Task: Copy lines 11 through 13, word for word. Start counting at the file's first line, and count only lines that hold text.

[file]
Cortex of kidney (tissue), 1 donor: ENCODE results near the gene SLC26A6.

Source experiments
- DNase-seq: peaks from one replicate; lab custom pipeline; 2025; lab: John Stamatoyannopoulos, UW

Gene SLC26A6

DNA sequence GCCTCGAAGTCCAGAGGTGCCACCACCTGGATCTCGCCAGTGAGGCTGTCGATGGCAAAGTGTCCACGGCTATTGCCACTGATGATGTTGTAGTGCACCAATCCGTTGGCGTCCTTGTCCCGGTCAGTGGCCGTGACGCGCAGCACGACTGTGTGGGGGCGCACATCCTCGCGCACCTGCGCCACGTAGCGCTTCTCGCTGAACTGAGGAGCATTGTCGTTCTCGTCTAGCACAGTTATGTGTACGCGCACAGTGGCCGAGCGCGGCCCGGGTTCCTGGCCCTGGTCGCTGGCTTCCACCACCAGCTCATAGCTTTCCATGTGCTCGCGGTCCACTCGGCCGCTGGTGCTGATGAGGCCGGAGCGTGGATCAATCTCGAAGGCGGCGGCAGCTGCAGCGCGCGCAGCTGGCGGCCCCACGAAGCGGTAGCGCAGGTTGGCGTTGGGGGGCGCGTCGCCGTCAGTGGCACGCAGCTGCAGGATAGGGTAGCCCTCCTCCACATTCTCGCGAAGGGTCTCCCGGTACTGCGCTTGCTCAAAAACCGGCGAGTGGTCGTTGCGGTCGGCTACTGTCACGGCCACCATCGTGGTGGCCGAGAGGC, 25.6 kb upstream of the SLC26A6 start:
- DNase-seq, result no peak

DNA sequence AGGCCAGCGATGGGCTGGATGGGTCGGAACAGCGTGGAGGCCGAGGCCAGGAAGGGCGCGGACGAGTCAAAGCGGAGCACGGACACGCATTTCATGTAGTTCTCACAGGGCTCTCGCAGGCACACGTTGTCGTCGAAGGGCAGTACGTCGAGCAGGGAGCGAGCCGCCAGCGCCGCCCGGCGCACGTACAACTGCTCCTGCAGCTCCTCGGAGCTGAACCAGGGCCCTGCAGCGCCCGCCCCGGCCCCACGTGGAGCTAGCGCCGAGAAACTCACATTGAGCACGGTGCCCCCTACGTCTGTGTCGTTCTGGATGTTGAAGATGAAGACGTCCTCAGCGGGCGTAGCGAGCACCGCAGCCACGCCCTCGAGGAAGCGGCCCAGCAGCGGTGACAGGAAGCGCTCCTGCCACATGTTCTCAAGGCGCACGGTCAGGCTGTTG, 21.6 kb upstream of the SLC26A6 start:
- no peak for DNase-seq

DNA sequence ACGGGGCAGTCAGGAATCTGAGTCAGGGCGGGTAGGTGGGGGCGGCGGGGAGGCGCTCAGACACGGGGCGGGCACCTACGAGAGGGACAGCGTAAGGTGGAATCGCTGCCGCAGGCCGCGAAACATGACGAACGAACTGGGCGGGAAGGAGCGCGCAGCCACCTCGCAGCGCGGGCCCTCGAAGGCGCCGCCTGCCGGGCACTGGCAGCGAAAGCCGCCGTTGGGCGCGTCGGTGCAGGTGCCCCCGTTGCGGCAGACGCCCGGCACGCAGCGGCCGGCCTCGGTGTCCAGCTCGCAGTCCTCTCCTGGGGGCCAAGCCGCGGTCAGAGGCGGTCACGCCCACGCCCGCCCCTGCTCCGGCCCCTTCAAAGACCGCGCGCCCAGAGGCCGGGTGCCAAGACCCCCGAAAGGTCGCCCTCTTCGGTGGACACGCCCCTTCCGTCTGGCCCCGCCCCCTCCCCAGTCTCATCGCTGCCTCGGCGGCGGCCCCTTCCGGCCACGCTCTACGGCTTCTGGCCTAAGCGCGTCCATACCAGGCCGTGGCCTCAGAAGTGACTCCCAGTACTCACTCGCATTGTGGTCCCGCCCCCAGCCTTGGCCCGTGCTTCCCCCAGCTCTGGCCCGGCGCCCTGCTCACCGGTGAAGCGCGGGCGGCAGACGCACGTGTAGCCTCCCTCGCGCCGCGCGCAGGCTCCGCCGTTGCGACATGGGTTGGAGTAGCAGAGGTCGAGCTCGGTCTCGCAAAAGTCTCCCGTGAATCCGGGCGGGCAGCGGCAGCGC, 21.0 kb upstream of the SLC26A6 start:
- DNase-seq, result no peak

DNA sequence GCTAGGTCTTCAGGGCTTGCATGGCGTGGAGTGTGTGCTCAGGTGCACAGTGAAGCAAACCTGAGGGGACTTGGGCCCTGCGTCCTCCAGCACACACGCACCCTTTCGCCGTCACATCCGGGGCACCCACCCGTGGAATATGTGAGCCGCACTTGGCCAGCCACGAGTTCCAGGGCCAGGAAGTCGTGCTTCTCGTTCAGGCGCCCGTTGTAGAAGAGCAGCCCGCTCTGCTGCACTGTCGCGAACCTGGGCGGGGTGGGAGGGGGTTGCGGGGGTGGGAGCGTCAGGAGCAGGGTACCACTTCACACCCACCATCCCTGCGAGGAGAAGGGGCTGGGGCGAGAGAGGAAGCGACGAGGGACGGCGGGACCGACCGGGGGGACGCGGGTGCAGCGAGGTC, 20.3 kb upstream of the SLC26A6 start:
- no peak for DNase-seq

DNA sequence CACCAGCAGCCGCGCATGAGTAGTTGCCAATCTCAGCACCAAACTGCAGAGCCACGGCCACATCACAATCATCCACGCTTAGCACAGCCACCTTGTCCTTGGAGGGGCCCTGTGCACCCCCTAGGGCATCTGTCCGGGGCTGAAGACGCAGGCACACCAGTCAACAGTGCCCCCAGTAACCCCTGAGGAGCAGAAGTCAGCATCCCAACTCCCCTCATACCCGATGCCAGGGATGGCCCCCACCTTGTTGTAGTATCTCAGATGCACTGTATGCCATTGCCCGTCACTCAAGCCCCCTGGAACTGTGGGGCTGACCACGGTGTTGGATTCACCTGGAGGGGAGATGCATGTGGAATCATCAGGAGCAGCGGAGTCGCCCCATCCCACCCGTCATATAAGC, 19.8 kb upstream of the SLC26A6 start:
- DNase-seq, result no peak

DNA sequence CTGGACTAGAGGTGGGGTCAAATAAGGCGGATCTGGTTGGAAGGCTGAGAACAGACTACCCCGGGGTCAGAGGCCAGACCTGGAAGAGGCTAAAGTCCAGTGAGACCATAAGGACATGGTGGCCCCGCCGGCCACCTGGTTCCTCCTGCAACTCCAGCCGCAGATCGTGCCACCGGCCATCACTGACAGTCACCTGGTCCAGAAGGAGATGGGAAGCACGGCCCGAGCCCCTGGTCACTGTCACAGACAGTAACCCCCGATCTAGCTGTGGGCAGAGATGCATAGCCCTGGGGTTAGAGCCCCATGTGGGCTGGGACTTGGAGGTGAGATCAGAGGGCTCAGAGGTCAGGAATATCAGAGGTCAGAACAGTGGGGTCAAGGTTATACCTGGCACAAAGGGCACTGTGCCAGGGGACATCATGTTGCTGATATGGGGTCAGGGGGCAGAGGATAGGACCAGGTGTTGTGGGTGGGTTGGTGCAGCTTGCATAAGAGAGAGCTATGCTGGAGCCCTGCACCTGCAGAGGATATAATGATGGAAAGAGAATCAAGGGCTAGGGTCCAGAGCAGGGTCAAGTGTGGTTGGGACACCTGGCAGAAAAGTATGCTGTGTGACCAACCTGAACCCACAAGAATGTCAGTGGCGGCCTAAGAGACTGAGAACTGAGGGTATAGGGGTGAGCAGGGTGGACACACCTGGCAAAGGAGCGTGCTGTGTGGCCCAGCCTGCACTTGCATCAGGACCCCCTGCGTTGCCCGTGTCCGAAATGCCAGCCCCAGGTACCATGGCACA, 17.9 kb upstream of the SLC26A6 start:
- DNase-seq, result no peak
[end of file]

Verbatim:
DNA sequence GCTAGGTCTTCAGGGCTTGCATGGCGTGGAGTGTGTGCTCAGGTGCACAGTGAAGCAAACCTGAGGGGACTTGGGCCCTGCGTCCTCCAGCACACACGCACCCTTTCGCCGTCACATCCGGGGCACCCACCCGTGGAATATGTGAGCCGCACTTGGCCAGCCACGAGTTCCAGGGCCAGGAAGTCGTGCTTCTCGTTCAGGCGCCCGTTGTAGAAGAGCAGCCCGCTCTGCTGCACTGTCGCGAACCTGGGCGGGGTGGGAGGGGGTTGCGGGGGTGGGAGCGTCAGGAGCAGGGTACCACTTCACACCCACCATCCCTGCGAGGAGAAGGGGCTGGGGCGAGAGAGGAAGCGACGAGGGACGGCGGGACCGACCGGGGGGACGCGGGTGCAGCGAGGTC, 20.3 kb upstream of the SLC26A6 start:
- no peak for DNase-seq

DNA sequence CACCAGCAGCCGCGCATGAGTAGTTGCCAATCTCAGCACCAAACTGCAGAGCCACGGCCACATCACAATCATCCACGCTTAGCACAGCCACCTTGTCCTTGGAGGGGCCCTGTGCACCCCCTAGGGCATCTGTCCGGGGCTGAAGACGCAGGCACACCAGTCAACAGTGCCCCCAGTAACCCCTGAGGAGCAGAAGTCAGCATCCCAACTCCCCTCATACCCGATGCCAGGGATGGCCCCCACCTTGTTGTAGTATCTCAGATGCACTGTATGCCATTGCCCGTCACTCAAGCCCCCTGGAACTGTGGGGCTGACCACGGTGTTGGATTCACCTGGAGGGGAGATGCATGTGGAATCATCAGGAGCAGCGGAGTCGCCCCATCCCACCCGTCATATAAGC, 19.8 kb upstream of the SLC26A6 start: